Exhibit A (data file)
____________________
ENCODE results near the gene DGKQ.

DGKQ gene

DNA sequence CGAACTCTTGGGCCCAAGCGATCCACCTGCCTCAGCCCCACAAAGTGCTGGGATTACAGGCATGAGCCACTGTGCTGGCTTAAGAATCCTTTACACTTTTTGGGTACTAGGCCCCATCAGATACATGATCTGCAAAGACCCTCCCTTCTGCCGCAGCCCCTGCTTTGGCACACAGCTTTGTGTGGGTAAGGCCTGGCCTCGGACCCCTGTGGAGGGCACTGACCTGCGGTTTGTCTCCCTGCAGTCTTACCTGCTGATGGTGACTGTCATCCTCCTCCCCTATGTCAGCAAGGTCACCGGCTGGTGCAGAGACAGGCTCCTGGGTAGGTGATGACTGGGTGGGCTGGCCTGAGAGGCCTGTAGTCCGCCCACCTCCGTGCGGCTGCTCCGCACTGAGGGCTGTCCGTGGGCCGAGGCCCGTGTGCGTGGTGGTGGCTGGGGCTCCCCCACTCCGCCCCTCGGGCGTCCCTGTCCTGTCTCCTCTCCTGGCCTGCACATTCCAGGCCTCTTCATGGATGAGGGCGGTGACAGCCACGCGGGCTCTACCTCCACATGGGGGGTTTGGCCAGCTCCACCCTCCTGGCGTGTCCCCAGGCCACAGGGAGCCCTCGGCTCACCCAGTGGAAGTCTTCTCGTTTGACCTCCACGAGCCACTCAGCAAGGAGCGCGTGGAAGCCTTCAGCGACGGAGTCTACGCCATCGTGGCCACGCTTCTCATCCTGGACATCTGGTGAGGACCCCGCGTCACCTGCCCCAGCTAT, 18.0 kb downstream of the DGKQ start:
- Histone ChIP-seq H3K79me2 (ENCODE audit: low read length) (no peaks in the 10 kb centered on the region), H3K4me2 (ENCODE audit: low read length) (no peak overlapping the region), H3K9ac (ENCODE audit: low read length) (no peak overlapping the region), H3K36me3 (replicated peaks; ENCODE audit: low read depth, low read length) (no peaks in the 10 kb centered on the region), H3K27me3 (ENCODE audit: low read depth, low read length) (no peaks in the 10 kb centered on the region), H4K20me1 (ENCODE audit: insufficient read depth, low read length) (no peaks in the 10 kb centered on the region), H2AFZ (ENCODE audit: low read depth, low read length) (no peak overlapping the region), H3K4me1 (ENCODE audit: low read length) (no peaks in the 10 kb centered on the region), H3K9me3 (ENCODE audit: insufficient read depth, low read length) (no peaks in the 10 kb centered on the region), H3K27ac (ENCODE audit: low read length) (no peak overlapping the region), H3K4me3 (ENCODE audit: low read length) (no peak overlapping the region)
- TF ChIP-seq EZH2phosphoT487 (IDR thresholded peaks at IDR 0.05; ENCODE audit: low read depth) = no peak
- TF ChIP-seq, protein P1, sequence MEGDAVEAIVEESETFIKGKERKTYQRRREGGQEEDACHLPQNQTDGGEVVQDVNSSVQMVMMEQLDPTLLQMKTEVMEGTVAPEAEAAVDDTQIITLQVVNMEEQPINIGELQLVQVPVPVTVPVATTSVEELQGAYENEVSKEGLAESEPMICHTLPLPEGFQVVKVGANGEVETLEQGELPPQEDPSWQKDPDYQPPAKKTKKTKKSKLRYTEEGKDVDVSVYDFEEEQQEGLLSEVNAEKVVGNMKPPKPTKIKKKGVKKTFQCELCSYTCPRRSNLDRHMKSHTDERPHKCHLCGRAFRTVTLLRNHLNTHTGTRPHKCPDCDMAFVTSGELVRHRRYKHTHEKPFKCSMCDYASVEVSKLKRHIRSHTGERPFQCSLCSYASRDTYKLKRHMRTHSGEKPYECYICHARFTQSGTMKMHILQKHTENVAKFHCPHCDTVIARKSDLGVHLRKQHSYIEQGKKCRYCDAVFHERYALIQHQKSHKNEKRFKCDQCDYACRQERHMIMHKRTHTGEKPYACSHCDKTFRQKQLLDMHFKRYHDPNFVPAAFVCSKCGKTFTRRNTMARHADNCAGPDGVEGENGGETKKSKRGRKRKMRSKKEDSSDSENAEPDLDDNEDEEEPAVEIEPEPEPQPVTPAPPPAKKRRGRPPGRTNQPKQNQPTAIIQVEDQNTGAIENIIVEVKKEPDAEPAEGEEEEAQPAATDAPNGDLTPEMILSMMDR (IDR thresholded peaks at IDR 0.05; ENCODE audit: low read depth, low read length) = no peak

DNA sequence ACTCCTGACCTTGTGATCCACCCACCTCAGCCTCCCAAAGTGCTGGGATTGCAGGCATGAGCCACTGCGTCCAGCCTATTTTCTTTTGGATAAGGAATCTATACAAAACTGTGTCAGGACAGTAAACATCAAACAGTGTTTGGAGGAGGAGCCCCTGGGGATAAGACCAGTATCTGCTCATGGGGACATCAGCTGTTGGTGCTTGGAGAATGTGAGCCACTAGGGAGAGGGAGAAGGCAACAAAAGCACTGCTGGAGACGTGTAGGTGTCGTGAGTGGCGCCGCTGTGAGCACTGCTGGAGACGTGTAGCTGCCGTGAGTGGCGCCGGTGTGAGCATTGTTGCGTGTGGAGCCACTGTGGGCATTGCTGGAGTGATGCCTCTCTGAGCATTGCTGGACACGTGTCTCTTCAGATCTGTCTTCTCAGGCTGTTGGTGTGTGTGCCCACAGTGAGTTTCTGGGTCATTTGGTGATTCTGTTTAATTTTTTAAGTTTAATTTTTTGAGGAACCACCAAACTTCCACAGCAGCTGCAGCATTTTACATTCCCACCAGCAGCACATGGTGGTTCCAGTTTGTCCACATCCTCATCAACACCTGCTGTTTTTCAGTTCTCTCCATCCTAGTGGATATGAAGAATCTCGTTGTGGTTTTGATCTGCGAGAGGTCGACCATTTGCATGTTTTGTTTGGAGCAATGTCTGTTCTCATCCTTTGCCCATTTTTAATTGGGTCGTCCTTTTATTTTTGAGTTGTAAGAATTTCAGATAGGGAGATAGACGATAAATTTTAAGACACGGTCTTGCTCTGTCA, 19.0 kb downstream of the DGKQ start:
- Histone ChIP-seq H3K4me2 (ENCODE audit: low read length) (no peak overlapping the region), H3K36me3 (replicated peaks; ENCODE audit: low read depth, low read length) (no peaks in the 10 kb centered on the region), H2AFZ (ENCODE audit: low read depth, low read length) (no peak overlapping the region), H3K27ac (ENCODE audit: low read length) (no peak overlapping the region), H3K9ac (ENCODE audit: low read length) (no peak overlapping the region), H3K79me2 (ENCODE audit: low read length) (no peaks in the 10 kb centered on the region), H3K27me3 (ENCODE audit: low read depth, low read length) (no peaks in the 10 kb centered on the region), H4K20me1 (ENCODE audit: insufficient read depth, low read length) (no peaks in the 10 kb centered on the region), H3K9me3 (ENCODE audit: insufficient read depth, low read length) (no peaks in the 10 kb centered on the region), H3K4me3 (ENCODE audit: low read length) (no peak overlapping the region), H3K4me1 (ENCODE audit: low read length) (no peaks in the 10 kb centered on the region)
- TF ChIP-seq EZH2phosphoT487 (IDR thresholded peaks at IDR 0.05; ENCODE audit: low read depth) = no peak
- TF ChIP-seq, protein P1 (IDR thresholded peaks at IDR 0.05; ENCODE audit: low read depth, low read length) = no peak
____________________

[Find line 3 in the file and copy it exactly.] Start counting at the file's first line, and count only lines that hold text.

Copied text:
DNA sequence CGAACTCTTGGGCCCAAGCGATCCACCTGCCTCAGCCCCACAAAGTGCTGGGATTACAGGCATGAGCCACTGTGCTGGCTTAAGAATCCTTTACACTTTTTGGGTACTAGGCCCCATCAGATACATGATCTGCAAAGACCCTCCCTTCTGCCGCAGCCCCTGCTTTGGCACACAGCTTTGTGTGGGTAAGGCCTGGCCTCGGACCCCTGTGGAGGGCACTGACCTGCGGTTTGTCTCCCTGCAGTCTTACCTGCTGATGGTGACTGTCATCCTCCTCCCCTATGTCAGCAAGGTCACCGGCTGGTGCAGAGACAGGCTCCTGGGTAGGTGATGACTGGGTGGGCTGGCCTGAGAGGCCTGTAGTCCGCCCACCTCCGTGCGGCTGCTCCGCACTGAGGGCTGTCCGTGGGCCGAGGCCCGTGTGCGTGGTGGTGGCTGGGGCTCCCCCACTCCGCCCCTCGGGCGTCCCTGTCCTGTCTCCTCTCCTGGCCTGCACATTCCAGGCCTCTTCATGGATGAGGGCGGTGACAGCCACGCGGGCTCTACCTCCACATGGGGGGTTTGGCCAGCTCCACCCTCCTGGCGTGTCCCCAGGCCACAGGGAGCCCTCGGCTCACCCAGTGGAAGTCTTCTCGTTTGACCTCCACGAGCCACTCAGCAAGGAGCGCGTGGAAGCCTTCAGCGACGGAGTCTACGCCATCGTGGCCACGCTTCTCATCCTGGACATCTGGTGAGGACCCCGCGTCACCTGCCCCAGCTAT, 18.0 kb downstream of the DGKQ start: